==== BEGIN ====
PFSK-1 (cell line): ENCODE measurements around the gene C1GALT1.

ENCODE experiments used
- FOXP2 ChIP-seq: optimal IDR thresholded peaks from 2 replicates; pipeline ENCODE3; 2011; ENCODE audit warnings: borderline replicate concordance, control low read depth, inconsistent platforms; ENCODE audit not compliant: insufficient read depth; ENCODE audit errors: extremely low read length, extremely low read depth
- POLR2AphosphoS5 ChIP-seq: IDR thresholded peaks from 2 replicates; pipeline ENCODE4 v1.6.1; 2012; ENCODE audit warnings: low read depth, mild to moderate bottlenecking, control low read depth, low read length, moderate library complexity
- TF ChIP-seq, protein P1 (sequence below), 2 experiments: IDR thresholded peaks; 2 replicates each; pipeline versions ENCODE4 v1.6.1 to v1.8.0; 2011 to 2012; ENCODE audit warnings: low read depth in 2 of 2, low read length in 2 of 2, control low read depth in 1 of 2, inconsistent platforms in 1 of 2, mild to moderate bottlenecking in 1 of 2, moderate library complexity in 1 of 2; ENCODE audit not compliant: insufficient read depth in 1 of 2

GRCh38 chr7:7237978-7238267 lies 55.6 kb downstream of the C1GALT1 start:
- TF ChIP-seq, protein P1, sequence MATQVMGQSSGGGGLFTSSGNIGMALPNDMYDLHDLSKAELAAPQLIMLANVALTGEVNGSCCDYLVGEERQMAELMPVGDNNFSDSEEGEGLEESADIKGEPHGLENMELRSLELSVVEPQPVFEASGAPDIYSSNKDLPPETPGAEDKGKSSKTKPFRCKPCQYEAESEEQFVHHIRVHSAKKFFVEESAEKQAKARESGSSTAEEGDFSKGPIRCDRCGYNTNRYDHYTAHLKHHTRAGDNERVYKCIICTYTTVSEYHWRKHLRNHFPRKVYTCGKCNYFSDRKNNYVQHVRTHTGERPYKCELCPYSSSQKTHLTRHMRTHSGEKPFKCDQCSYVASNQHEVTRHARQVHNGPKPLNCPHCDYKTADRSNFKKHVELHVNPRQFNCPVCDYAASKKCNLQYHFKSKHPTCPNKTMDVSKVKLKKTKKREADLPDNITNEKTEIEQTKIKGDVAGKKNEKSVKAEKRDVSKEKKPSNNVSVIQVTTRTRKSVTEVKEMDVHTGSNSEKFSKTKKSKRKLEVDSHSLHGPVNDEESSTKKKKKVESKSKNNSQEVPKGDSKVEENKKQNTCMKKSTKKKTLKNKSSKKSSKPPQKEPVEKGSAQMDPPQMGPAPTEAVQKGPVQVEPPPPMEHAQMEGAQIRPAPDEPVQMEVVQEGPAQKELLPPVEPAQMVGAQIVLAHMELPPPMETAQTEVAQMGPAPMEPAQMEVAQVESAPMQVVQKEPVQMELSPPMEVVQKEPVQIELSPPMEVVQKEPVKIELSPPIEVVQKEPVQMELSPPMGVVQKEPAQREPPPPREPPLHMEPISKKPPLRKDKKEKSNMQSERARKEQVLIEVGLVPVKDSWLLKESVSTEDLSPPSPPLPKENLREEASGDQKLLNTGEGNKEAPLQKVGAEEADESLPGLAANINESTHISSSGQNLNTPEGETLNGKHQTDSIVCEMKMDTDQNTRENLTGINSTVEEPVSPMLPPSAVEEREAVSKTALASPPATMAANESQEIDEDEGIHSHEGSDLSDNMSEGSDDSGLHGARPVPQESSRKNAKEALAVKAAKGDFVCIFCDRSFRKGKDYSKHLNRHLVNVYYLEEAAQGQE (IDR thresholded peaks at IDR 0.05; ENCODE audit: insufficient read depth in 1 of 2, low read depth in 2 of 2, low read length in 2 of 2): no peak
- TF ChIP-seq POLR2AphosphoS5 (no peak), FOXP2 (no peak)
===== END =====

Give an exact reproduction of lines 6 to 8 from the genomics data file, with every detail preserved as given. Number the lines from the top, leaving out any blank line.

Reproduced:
GRCh38 chr7:7237978-7238267 lies 55.6 kb downstream of the C1GALT1 start:
- TF ChIP-seq, protein P1, sequence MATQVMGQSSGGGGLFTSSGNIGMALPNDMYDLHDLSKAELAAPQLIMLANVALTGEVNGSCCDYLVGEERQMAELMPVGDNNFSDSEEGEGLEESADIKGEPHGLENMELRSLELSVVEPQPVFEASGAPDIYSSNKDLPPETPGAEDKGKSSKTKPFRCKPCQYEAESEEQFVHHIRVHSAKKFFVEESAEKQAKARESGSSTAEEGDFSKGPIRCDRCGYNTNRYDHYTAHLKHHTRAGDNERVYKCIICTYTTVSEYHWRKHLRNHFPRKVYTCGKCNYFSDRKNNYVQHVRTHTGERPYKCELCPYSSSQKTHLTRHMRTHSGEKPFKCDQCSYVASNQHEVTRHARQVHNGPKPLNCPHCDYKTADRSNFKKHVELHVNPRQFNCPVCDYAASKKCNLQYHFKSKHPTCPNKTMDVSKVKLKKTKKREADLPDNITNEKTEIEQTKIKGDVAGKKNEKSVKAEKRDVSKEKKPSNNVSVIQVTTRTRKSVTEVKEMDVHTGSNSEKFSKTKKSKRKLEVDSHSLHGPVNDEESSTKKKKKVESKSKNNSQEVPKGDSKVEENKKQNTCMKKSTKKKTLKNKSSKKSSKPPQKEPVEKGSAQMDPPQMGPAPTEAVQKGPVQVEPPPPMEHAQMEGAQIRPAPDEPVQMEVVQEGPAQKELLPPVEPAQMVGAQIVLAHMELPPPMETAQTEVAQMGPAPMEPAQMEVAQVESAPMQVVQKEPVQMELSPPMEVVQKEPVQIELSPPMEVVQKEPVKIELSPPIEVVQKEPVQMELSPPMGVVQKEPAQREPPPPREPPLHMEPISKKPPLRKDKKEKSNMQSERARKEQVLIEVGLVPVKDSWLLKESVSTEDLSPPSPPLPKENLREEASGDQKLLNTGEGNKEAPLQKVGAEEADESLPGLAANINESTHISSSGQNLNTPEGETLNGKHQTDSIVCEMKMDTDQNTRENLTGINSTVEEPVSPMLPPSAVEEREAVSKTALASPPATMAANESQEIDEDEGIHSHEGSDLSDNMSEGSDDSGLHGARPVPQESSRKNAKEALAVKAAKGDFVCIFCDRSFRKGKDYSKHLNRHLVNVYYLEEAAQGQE (IDR thresholded peaks at IDR 0.05; ENCODE audit: insufficient read depth in 1 of 2, low read depth in 2 of 2, low read length in 2 of 2): no peak
- TF ChIP-seq POLR2AphosphoS5 (no peak), FOXP2 (no peak)